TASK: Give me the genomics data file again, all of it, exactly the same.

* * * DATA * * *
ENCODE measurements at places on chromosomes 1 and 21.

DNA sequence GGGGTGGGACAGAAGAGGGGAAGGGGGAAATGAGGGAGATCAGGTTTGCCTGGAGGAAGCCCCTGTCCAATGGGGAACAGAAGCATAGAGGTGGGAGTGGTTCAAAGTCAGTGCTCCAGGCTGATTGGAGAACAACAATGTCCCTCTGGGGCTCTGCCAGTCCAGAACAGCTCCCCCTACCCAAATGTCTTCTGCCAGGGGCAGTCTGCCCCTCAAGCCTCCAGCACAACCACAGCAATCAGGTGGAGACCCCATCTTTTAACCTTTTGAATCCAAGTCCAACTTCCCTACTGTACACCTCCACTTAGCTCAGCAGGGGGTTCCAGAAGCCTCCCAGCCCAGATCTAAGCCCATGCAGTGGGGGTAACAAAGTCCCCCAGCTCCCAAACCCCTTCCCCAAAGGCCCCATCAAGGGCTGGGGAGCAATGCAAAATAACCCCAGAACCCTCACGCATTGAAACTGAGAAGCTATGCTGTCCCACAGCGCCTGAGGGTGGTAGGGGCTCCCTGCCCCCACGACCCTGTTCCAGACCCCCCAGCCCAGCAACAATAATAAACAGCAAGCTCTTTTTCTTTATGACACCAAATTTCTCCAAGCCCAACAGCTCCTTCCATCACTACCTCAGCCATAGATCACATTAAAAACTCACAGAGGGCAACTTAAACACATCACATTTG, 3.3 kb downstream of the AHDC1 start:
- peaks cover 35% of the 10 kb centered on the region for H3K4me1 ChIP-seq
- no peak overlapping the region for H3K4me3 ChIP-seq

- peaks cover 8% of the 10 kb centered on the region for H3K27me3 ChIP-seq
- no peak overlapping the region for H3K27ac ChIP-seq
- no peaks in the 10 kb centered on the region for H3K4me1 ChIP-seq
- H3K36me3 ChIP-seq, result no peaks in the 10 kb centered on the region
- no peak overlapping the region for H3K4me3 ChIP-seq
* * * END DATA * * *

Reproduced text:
ENCODE measurements at places on chromosomes 1 and 21.

DNA sequence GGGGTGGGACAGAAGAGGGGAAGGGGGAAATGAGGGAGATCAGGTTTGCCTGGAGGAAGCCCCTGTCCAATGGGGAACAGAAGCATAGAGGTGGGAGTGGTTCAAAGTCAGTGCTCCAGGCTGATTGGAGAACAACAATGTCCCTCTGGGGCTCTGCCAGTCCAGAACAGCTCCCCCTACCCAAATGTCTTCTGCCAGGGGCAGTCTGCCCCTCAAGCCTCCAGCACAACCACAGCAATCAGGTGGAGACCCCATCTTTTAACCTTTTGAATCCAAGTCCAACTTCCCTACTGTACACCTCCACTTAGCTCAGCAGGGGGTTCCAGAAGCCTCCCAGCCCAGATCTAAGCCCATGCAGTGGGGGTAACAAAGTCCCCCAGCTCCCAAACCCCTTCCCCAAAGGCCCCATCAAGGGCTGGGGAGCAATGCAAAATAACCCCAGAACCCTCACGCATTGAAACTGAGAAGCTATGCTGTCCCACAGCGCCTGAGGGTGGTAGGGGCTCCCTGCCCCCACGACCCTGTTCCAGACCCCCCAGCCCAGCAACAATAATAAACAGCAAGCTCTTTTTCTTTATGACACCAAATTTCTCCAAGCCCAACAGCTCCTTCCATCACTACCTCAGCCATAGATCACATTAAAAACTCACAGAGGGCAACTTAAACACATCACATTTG, 3.3 kb downstream of the AHDC1 start:
- peaks cover 35% of the 10 kb centered on the region for H3K4me1 ChIP-seq
- no peak overlapping the region for H3K4me3 ChIP-seq

- peaks cover 8% of the 10 kb centered on the region for H3K27me3 ChIP-seq
- no peak overlapping the region for H3K27ac ChIP-seq
- no peaks in the 10 kb centered on the region for H3K4me1 ChIP-seq
- H3K36me3 ChIP-seq, result no peaks in the 10 kb centered on the region
- no peak overlapping the region for H3K4me3 ChIP-seq